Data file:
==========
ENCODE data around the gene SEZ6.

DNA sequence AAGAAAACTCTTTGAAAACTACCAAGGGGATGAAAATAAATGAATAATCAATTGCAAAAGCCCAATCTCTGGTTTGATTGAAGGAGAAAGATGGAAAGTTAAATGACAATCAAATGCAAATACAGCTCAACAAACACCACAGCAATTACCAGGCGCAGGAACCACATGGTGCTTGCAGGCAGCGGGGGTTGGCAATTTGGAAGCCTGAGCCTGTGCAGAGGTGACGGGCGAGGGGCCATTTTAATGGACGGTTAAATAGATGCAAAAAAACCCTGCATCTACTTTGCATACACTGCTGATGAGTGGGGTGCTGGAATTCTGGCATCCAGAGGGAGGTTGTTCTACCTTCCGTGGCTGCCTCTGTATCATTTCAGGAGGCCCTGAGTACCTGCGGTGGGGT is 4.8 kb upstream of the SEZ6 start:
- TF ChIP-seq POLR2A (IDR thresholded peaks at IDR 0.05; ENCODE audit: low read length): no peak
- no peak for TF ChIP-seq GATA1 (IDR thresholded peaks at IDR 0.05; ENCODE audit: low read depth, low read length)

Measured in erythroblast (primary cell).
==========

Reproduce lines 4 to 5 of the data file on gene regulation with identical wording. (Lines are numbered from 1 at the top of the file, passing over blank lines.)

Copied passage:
- no peak for TF ChIP-seq GATA1 (IDR thresholded peaks at IDR 0.05; ENCODE audit: low read depth, low read length)

Measured in erythroblast (primary cell).